Great news for working parents!
Chancellor George Osbourne is set to announce a tax break of up to £2, 000 for working parents in tomorrow’s budget. It’s not a lot, but it’s more than was expected and surely, in the current economic climate, every little helps right?
The new scheme which will replace the existing employer backed voucher scheme will see parents opening a childcare account where they’ll pay up to 80% of childcare costs while the government makes up the remaining 20%.
Parents are expected to make savings of approximately £2, 000, an increase from the initially proposed £1, 200 and it will apply to all children under the age of 12.
The move is thought to be part of an effort by the conservatives to woo parents by helping with childcare costs, an issue that has been proven to be of great concern to voters.
A recent report showed that most Britons on an average spent more on childcare than their mortgages annually. British parents also pay more for childcare than any other country in the EU.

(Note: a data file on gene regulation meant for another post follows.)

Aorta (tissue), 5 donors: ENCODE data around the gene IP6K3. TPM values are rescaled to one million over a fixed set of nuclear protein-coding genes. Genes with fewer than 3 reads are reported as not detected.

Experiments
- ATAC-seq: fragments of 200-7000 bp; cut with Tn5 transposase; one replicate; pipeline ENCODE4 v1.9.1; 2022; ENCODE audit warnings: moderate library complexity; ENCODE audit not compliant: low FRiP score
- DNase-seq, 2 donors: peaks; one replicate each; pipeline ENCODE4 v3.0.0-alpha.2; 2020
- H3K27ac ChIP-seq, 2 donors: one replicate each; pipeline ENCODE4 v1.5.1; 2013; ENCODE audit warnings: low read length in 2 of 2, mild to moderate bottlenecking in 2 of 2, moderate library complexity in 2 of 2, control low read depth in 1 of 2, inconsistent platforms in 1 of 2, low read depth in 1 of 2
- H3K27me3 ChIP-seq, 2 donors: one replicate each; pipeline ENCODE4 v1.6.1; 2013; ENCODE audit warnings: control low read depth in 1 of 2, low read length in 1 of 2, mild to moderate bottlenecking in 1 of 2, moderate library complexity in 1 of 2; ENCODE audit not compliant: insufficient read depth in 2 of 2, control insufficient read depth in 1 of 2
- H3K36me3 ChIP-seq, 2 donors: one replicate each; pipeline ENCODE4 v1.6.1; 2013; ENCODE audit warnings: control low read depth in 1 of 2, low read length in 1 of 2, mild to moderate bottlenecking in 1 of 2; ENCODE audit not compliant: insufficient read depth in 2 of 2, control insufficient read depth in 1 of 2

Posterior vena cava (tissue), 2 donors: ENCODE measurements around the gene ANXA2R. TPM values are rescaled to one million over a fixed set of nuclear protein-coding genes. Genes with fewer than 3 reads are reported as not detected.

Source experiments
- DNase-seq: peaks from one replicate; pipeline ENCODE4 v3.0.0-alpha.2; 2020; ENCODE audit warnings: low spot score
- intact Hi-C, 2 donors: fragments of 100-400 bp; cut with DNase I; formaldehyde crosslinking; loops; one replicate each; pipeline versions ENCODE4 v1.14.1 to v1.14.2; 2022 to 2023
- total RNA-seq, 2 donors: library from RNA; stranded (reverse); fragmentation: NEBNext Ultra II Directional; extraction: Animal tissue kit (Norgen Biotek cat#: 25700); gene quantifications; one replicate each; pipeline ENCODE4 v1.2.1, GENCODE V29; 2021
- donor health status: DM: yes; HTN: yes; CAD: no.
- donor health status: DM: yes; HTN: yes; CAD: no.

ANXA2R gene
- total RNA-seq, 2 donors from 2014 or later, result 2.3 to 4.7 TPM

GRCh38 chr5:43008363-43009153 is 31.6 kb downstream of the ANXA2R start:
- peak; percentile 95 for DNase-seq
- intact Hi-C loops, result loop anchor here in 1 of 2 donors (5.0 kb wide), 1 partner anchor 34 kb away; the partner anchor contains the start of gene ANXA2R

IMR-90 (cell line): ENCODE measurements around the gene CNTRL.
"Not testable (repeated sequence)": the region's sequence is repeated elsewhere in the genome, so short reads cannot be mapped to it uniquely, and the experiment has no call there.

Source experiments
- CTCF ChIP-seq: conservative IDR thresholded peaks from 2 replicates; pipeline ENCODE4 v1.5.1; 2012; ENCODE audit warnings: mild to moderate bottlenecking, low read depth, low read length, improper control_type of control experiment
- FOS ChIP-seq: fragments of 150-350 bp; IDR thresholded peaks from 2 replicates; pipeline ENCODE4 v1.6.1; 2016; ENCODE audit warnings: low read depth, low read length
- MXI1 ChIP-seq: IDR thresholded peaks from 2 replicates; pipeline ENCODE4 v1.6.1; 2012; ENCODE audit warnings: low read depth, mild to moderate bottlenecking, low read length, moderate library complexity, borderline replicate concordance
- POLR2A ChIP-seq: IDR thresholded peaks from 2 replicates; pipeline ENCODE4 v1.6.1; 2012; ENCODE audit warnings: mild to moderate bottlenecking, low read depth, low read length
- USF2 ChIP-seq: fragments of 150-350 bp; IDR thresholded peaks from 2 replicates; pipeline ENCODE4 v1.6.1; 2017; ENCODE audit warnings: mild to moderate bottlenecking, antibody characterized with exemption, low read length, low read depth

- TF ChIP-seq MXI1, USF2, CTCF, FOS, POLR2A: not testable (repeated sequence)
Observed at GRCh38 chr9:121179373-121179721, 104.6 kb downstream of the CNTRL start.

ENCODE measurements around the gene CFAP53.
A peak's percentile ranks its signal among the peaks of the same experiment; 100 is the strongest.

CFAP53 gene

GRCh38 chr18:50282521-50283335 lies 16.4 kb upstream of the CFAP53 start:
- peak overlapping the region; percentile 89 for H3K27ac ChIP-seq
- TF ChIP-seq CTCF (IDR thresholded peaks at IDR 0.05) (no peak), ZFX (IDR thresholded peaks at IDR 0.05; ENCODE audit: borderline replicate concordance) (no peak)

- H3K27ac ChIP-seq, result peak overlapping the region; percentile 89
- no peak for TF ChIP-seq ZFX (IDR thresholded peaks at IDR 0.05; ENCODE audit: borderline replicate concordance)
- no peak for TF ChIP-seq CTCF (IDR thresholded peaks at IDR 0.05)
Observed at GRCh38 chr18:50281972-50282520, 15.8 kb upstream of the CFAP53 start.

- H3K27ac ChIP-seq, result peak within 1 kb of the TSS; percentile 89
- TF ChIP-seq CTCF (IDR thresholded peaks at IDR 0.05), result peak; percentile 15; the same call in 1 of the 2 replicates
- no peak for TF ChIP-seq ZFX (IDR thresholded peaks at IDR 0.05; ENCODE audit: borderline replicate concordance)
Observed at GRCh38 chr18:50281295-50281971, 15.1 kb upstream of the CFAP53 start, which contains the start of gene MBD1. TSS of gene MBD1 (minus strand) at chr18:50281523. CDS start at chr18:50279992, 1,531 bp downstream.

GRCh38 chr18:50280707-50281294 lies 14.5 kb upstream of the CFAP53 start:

Barnardo’s assistant director of policy and research, Jonathan Rallings, said research showed that poorer children could find themselves 15 months behind by the time they started school.
“Today marks a victory for the UK’s most disadvantaged children, on which the Government should be congratulated,” he said.
“We now look forward them boosting the nursery premium over time so that it eventually reaches the same level as the Pupil Premium.”
As usual, Labour had doubts about the timeliness of the proposals. Talking to the Evening Standard, Shadow minister for children Lucy Powell said: “David Cameron has cut support for children and families by £15 billion since he came to office.
“And today he confirms that no help will arrive until after the election. This is too little too late.
“Of course any childcare support is welcome but this Government has done nothing in this Parliament to help parents experiencing a cost-of-living crisis.
The Prime Minister who made a joint appearance today with deputy Prime Minister Nick Clegg defended the proposal saying, it would “help millions of hard-pressed families with their childcare costs and provide financial security for the future”.
Don’t make any plans for those savings yet though, as they are not coming into effect until after the elections.